Our current opportunity is to redesign these industries from scratch and to invest in technology that helps transform them to become a thriving part of the modern economy. Local restaurants, for example, have been decimated despite increased demand for delivery and take-out orders, but a fundamental shift in approach (e.g. with ghost/dark kitchens) will be required compared to the current food delivery solutions that are unsustainable.

Accelerated Future

A quote that has been borrowed and used in the context of venture capital is a belief that “the future is here, it’s just not evenly distributed.” Over the last decade, 500 Startups has identified and invested in industries that have gone on to become widely distributed trends such as the rise of AI, FinTech, e-commerce, and more.

Trends in this category gained momentum even before COVID-19, and the changes required by the global pandemic have radically accelerated–or rapidly distributed– that future. One trend in which we’ve invested in the past includes the rise of distributed teams like that of GitLab, the largest fully distributed company in the world, and with whom we discussed the best practices for fully-remote teams back in March when many businesses made that switch for the first time.

Tools and Tips for Working Remotely From 500 & GitLab

Some of the other existing trends that we believe may be further accelerated by COVID-19 are the following:

  • Healthcare (e.g. telemedicine, remote patient monitoring, mindfulness and behavioral health)
  • Productivity tools (e.g. enterprise SaaS, distributed teams)
  • Education
  • Entertainment (e.g. e-sports, media, digital events)
  • Logistics/supply chain

While some businesses in this category are experiencing demand that we think will likely diminish post-COVID-19 (e.g. use of video-conferencing), they will likely return to a baseline that was much higher than prior to COVID-19. Sheltering in place and remote work have created behavior for a long enough time that some will turn into habits, and that change in behavior has the potential to benefit sectors similar to emerging platforms in the past.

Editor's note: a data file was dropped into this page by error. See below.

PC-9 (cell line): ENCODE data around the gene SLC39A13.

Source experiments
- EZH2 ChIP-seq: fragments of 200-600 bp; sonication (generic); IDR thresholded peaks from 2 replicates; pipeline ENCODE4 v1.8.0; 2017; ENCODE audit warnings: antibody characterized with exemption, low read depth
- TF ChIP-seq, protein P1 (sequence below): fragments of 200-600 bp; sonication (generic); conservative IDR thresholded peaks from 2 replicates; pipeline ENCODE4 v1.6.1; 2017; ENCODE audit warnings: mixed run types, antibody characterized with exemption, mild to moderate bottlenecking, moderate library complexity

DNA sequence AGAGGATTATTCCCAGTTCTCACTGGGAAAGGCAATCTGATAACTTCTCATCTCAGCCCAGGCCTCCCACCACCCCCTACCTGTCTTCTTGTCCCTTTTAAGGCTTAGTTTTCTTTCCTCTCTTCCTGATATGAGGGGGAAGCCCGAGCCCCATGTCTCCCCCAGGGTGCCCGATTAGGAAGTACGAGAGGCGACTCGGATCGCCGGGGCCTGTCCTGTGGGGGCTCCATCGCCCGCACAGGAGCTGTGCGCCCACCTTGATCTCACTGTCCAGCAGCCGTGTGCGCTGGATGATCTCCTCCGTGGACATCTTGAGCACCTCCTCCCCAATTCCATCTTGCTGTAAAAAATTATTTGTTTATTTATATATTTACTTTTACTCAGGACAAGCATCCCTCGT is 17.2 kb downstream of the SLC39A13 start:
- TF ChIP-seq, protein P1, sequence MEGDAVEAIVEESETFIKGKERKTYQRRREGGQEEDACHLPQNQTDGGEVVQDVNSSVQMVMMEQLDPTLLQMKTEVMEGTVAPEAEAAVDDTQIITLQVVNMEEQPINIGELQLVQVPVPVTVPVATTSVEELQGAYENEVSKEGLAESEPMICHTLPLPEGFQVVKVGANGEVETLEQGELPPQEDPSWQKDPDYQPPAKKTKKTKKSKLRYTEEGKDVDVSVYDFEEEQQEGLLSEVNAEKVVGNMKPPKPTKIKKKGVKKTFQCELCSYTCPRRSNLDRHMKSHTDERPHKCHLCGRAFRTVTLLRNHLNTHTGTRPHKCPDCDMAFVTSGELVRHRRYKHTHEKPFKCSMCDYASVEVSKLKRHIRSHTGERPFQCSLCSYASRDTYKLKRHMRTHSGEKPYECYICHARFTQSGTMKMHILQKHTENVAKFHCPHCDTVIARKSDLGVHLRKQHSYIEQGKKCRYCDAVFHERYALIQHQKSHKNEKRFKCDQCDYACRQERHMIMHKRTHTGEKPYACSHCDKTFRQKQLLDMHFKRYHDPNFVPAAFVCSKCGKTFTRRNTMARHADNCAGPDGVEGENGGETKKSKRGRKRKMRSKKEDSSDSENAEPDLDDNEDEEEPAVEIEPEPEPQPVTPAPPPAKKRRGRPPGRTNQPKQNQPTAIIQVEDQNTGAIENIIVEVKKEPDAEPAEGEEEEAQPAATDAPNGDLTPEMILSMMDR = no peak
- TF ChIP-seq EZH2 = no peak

Moving Forward

Following the Global Financial Crisis of 2008, we witnessed an unprecedented bull run for technology, fueled by emerging platforms like mobile and cloud that ultimately became mega-trends that continue to provide opportunities for innovation. We believe COVID-19 will have a similar impact on accelerating the demise of businesses already experiencing a slow-motion decline or fueling the arrival of new behaviors and trends that provide a massive opportunity for innovation. While many are closely observing the impact of COVID-19 on the immediate term for understandable reasons, we remain focused on the opportunities created by the New Normal and the Accelerated Future and what that means for our next generation of founders.

Courtesy Tony Wang on 500 Startups website 

Education During COVID-19 – Expert Panel.

Schools are holding virtual graduation ceremonies as students finish up a disrupted school year and prepare for a summer vacation largely devoid of day camps and sports due to the pandemic.  After summer ends, whatever schools decide to do next fall, education won’t be back to normal for a long time. Experts discuss such questions as: Will schools reopen in the fall? If schools remain closed, what will be the impact on students’ education, long-term? How has the pandemic already impacted students, from elementary through higher ed; how are schools at all levels adapting to teaching virtually, and how to safely return to teaching in person – Recorded on June 4, 2020.  Who: